Top 5 Legal Considerations for FinTech Advertising

The growth and expansion of FinTech service providers nationally and internationally over the last five years is reshaping the financial landscape. This evolution includes differentiation in how financial products are delivered and who is providing those financial products. Critical to the success of these FinTech providers is advertising their products and services and ultimately monetizing their business model. Understanding the evolving legal and consumer protection landscape will help FinTech companies identify and manage their legal risks and to more effectively work with employees and vendors developing and implementing advertising campaigns. The advertising of financial services, whether by Web, e-mail, mobile app, social media platform, television, radio or print, however, is not free from risk, and FinTech providers must tread carefully around the following five issues:

1. Does your company advertise on social media? In today's competitive marketplace, FinTech companies are relying heavily on social media and other digital methods to communicate with consumers and to structure innovative and edgy marketing campaigns. Marketing departments and advertising and public relations agencies are staffed with hip Web-and-mobile-savvy professionals who wish to execute highly elaborate marketing campaigns that often include a mix of user-generated content, text messaging, Twitter messaging, Facebook applications, blogging, viral marketing and other social networking elements. However, these same tech-savvy marketing professionals are often unaware of the complex legal overlay of the digital world and the potential significant financial repercussions for their company's failure to comply. Advertising, marketing and promotions, both via digital and traditional channels, are governed in the United States by a patchwork of federal, state and local laws and regulations. Additionally, each social media platform has its own terms of use that determine issues of ownership and control of the content and activities on that platform. Some websites and other social media platforms prohibit any commercial use other than as a paid advertiser. Before engaging in a promotional campaign on a third-party website, it is a good idea to review and follow the rules of the applicable venue. Also, just because a user of a social media platform posts something online does not mean an advertiser can reuse it to promote their products or brand on another platform. Failure to understand and follow these requirements can potentially lead to expensive litigation or government enforcement actions and negative publicity that can harm a brand. Further, the advancement of technology makes things possible that may not be well received by consumers, even if they are currently legal.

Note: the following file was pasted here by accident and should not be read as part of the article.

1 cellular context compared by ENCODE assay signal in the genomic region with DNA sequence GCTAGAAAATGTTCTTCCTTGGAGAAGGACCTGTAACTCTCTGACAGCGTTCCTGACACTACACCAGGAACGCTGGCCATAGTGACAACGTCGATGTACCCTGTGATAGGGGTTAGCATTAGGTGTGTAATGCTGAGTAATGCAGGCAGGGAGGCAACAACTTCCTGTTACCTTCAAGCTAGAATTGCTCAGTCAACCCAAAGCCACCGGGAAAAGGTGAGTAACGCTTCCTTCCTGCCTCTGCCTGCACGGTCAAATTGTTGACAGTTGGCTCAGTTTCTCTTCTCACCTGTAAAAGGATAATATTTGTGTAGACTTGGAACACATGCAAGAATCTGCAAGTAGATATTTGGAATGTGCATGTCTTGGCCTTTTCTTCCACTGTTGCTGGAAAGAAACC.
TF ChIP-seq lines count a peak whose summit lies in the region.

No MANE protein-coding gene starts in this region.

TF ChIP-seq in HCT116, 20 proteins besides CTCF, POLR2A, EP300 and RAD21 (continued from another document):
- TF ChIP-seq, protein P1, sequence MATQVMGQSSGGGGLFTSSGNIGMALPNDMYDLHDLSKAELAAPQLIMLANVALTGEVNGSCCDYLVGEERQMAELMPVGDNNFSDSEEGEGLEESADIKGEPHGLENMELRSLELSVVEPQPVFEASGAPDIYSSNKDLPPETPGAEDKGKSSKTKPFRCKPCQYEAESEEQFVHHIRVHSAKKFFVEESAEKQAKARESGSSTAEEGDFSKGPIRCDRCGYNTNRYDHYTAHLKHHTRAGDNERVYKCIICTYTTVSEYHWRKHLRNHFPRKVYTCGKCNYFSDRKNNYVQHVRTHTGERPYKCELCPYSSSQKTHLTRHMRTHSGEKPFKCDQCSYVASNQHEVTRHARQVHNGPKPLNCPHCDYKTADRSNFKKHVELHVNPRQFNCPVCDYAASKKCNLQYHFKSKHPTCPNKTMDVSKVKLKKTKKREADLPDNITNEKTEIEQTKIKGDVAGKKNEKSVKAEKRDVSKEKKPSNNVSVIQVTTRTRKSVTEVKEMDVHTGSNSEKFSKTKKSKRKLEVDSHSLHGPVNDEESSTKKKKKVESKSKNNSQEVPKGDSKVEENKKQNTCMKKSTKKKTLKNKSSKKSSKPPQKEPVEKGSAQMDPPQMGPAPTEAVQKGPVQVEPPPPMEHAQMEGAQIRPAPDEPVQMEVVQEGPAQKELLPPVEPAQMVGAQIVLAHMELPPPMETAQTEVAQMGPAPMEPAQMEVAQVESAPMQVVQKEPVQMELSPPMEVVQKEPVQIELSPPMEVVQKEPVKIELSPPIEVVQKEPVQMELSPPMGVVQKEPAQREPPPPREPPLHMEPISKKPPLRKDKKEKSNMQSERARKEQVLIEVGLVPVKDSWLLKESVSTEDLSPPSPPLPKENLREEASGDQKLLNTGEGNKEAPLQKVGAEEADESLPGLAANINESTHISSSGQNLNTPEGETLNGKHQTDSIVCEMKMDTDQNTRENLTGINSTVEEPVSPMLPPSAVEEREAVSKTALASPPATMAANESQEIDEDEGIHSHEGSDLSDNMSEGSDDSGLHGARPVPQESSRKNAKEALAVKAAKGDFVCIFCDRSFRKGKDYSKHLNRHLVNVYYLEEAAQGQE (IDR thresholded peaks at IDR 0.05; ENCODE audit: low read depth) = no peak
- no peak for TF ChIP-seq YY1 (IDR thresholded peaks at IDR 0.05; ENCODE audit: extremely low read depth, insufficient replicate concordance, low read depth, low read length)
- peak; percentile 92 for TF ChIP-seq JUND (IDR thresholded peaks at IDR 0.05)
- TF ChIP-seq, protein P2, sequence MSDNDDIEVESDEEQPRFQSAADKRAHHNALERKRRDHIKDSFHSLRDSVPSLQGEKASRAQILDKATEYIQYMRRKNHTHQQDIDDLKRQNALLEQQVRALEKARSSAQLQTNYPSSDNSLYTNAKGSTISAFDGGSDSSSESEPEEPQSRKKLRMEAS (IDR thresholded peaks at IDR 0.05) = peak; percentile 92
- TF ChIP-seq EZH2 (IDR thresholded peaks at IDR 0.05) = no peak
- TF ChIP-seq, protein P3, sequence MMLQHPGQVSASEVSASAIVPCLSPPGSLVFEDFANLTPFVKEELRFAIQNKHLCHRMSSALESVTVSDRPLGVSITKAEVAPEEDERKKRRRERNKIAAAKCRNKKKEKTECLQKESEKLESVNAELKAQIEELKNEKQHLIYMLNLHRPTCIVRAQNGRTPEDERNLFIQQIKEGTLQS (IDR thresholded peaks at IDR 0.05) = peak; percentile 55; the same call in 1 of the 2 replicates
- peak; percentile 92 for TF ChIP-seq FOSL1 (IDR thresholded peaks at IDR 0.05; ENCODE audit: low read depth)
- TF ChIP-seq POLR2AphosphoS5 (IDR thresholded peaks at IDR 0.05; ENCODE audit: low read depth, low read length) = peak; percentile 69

• Endorsements and Testimonials: The FTC has released guidelines concerning the use of endorsements and testimonials in advertising. The guidelines require disclosures regarding any material connection the company has to an endorser, such as celebrities, bloggers, YouTube influencers, experts and consumers. FinTech companies that are involved in hiring others to encourage the sharing of messages about their financial products/services in traditional and nontraditional media (e.g., Twitter, blogs) will be responsible for the message and for making reasonable efforts to ensure that those it activates to spread the word about the products/services disclose any material connections to the advertiser, such as an entry into a contest or sweepstakes, employment, payment of money or being the recipient of samples or other things of value.

2. What types of claims do you make in your advertising? Any advertising message is deceptive if it contains a statement or omits material information that is likely to mislead a reasonable consumer and is material or important to a consumer's decision to buy or use the product or service. A statement may also be deceptive if the advertiser does not have a reasonable basis to support its claim. These traditional advertising law concepts apply regardless of the specific medium where the ad will appear. The Bureau of Consumer Financial Protection (CFPB) is charged with the power to prohibit "unfair, deceptive or abusive acts or practices" with respect to consumer financial products and services. Advertisers should make sure their disclosures are clear and conspicuous on all devices and platforms that consumers may use to view their ads. That means that if an ad would be deceptive or unfair (or would otherwise violate a CFPB or Federal Trade Commission (FTC) rule) without a disclosure—but the disclosure can't be made clearly and conspicuously on a particular device or platform—then that ad shouldn't run on that device or platform.